Opponents rarely go to war without thinking they can win--and clearly, one side must be wrong. This conundrum lies at the heart of the so-called "war puzzle": rational states should agree on their differences in power and thus not fight. But as Dominic Johnson argues in Overconfidence and War, states are no more rational than people, who are susceptible to exaggerated ideas of their own virtue, of their ability to control events, and of the future. By looking at this bias--called "positive illusions"--as it figures in evolutionary biology, psychology, and the politics of international conflict, this book offers compelling insights into why states wage war.
Johnson traces the effects of positive illusions on four turning points in twentieth-century history: two that erupted into war (World War I and Vietnam); and two that did not (the Munich crisis and the Cuban missile crisis). Examining the two wars, he shows how positive illusions have filtered into politics, causing leaders to overestimate themselves and underestimate their adversaries--and to resort to violence to settle a conflict against unreasonable odds. In the Munich and Cuban missile crises, he shows how lessening positive illusions may allow leaders to pursue peaceful solutions.
The human tendency toward overconfidence may have been favored by natural selection throughout our evolutionary history because of the advantages it conferred--heightening combat performance or improving one's ability to bluff an opponent. And yet, as this book suggests--and as the recent conflict in Iraq bears out--in the modern world the consequences of this evolutionary legacy are potentially deadly.
Dominic Johnson shows that international conflicts need not escalate into long, costly wars -- if decision-makers rely on well-vetted information and avoid wishful thinking. He provides a lucid, convincing analysis of the disastrous consequences when normal confidence gives way to arrogance, causing leaders to believe their own propaganda, assume superiority, and deny facts.
Overconfidence and War is a fascinating and insightful analysis. Its skillful blend of history, psychology, and evolutionary biology is a model for a new kind of social analysis, one that will have increasing prominence in the years to come.
The puzzle of why countries go to war is a puzzle only for those who assume that humans are calculating machines. Dominic Johnson provides a scientific foundation for understanding how humans really make decisions about the most important questions they face. We need more books like Overconfidence and War.
This is an important book, both timely and of enduring value. It traces in detail the dreadful connection between self-deception and human warfare and suggests the kinds of thinking we must guard against if we are to avoid war. Read this book in hopes of a better, more conscious day-a day when we will not blunder so easily and stupidly off the first cliff inviting us to war.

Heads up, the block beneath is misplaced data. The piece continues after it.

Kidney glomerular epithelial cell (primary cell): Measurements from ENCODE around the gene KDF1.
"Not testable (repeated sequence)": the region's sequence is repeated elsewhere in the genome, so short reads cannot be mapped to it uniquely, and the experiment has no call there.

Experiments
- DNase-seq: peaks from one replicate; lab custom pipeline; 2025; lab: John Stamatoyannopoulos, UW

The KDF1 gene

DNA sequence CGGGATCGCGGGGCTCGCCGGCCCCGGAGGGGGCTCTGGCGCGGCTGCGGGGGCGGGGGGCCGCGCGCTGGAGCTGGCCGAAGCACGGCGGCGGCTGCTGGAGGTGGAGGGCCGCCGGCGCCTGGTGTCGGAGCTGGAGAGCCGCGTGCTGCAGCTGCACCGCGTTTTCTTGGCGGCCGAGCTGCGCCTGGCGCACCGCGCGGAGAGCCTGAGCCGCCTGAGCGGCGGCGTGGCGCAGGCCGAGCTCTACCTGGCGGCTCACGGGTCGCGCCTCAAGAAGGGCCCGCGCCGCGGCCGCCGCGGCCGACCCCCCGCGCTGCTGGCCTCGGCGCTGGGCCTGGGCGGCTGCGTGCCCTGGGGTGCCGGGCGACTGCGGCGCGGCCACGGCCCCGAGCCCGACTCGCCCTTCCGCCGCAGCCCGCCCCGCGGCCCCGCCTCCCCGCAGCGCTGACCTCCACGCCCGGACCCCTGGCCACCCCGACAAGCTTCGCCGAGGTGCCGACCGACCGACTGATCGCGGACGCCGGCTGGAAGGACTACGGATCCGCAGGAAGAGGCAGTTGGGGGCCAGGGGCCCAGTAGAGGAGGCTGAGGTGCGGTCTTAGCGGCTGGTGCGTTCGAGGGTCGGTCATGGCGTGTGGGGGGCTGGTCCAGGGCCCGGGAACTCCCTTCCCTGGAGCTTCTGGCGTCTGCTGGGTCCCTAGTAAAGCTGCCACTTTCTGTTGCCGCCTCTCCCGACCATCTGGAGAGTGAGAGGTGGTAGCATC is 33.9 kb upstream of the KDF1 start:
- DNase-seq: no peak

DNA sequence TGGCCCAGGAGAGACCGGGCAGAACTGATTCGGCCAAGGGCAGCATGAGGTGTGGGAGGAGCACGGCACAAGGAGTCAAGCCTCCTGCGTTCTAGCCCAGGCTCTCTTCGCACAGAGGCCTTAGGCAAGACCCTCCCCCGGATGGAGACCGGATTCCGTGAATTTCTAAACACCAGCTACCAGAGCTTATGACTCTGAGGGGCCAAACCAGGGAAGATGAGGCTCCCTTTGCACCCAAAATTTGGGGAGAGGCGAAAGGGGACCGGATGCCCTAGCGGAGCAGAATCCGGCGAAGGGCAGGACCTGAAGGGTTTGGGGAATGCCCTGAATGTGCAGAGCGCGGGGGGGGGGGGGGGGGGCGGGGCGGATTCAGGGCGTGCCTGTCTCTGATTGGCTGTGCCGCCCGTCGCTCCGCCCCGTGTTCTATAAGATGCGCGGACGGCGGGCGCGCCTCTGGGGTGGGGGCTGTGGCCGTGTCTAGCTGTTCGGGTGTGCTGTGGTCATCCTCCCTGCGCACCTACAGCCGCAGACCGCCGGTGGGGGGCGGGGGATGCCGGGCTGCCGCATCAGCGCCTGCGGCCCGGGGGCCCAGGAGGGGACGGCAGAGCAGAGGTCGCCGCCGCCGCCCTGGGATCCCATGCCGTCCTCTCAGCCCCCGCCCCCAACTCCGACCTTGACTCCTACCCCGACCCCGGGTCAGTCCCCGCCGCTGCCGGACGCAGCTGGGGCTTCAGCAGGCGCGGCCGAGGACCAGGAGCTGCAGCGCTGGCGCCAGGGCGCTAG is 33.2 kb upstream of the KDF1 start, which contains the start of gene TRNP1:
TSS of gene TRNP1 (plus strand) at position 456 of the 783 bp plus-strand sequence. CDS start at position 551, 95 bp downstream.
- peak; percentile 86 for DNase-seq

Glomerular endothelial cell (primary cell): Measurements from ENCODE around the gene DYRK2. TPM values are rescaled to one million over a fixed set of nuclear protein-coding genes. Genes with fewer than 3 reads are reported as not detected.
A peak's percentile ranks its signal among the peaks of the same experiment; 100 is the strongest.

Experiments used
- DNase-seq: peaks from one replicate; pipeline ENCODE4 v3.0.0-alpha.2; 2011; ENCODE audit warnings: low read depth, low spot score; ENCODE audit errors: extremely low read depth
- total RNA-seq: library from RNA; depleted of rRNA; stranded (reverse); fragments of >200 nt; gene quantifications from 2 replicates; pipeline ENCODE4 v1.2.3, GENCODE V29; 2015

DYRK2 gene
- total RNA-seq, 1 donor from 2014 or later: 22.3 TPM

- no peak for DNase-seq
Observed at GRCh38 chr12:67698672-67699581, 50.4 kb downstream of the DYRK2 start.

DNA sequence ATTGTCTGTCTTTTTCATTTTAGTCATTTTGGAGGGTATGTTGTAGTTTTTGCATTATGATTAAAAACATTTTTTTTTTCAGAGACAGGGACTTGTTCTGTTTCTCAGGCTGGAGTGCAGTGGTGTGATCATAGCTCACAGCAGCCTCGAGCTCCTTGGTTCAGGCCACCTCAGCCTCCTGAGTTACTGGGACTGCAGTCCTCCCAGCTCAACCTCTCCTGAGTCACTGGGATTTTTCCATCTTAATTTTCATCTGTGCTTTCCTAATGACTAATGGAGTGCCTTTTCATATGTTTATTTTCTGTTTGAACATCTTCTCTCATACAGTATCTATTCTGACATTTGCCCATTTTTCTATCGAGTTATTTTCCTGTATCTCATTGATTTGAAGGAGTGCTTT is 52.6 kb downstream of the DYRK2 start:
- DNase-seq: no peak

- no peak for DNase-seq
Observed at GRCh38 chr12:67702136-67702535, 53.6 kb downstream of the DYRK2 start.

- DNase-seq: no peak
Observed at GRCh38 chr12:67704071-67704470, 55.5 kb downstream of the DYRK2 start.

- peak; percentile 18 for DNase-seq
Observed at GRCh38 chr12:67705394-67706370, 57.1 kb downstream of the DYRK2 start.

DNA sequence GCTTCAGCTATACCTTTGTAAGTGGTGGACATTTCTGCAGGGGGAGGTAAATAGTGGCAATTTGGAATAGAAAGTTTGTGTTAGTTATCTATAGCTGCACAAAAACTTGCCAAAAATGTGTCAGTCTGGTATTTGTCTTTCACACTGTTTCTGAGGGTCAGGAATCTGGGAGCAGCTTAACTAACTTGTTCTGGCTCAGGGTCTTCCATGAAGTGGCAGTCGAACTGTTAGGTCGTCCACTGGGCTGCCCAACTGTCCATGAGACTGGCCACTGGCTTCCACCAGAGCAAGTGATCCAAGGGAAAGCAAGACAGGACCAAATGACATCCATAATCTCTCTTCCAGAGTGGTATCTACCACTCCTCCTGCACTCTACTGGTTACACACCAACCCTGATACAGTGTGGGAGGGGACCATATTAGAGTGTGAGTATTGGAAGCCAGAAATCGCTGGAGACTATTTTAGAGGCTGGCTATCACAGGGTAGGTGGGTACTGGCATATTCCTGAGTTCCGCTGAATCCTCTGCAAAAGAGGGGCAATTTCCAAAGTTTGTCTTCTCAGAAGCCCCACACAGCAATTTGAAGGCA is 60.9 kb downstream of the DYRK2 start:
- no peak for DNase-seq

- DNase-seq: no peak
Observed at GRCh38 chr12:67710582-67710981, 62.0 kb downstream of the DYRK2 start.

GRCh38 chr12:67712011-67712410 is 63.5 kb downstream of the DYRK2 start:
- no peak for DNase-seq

Dominic Johnson's attack on the war puzzle is novel, convincing, and appealing. Steeped in sound biology and a detailed account of key well-documented conflicts, Overconfidence and War marks an important advance in the long-anticipated integration of political science and evolutionary theory.
Johnson applies the logic of evolution to international relations. Following one of his mentors, the Harvard anthropologist Richard Wrangham, he suggests that overconfidence might once have been helpful in war and conflict. On the ancient African savannah, it was actually rational to misestimate your own capacities: a fearsome appearance and bold tactics could intimidate the enemy and help carry the day during lightning raids on enemy camps. But today, given modern weaponry, bureaucratic planning and mass armies, a cocky disposition is as likely to be suicidal as it is glorious. Military overconfidence, in other words, is a psychological holdover--a cognitive appendix--from an earlier period in human history. It is perhaps most dangerous when it prompts a decision for war in the first place. And it could be the X-factor explaining the otherwise inexplicable in recent military history: French faith in the Maginot line, Hitler's drive into Russia, the American failure to heed the lessons of French defeat in Vietnam. Most humans are prone to overestimating themselves, but leaders (who are inordinately ambitious and, by definition, have suffered few recent professional setbacks) are especially susceptible. Fittingly, the cover of Johnson's book features George W. Bush in the famous flight suit, flashing an exuberant thumbs-up.
- 288 pages
- 5-1/2 x 8-1/4 inches
- Harvard University Press
From this author
Sorry, there was an error adding the item to your shopping bag.
Sorry, your session has expired. Please refresh your browser's tab.